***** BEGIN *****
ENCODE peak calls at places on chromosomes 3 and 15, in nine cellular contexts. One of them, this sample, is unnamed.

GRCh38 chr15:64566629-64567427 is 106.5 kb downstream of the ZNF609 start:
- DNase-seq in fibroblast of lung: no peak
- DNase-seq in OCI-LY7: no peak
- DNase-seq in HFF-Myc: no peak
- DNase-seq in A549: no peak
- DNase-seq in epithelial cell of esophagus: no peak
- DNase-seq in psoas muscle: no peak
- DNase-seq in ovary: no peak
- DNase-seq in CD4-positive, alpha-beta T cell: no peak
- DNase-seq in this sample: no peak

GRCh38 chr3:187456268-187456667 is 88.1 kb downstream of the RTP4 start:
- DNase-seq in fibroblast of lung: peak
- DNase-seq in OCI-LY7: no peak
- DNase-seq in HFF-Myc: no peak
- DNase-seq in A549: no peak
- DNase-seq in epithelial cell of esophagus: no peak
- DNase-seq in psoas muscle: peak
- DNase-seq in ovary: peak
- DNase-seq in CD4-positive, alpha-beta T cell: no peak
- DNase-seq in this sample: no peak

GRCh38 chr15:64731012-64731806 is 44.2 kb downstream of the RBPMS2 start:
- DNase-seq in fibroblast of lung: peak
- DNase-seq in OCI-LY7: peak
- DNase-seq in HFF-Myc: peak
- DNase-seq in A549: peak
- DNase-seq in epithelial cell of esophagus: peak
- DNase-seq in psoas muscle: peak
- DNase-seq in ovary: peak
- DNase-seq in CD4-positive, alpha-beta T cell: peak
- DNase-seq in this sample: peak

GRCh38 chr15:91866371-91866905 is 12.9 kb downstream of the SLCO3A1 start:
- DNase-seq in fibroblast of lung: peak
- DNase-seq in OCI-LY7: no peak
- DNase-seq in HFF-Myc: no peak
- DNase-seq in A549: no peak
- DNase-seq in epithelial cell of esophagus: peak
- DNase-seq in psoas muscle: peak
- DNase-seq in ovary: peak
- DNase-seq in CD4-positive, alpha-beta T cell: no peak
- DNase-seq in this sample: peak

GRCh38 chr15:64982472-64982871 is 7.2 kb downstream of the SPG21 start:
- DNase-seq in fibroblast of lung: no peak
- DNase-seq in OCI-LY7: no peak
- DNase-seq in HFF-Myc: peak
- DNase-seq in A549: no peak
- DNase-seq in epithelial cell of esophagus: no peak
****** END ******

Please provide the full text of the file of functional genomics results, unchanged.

ENCODE peak calls at places on chromosomes 3 and 15, in nine cellular contexts. One of them, this sample, is unnamed.

GRCh38 chr15:64566629-64567427 is 106.5 kb downstream of the ZNF609 start:
- DNase-seq in fibroblast of lung: no peak
- DNase-seq in OCI-LY7: no peak
- DNase-seq in HFF-Myc: no peak
- DNase-seq in A549: no peak
- DNase-seq in epithelial cell of esophagus: no peak
- DNase-seq in psoas muscle: no peak
- DNase-seq in ovary: no peak
- DNase-seq in CD4-positive, alpha-beta T cell: no peak
- DNase-seq in this sample: no peak

GRCh38 chr3:187456268-187456667 is 88.1 kb downstream of the RTP4 start:
- DNase-seq in fibroblast of lung: peak
- DNase-seq in OCI-LY7: no peak
- DNase-seq in HFF-Myc: no peak
- DNase-seq in A549: no peak
- DNase-seq in epithelial cell of esophagus: no peak
- DNase-seq in psoas muscle: peak
- DNase-seq in ovary: peak
- DNase-seq in CD4-positive, alpha-beta T cell: no peak
- DNase-seq in this sample: no peak

GRCh38 chr15:64731012-64731806 is 44.2 kb downstream of the RBPMS2 start:
- DNase-seq in fibroblast of lung: peak
- DNase-seq in OCI-LY7: peak
- DNase-seq in HFF-Myc: peak
- DNase-seq in A549: peak
- DNase-seq in epithelial cell of esophagus: peak
- DNase-seq in psoas muscle: peak
- DNase-seq in ovary: peak
- DNase-seq in CD4-positive, alpha-beta T cell: peak
- DNase-seq in this sample: peak

GRCh38 chr15:91866371-91866905 is 12.9 kb downstream of the SLCO3A1 start:
- DNase-seq in fibroblast of lung: peak
- DNase-seq in OCI-LY7: no peak
- DNase-seq in HFF-Myc: no peak
- DNase-seq in A549: no peak
- DNase-seq in epithelial cell of esophagus: peak
- DNase-seq in psoas muscle: peak
- DNase-seq in ovary: peak
- DNase-seq in CD4-positive, alpha-beta T cell: no peak
- DNase-seq in this sample: peak

GRCh38 chr15:64982472-64982871 is 7.2 kb downstream of the SPG21 start:
- DNase-seq in fibroblast of lung: no peak
- DNase-seq in OCI-LY7: no peak
- DNase-seq in HFF-Myc: peak
- DNase-seq in A549: no peak
- DNase-seq in epithelial cell of esophagus: no peak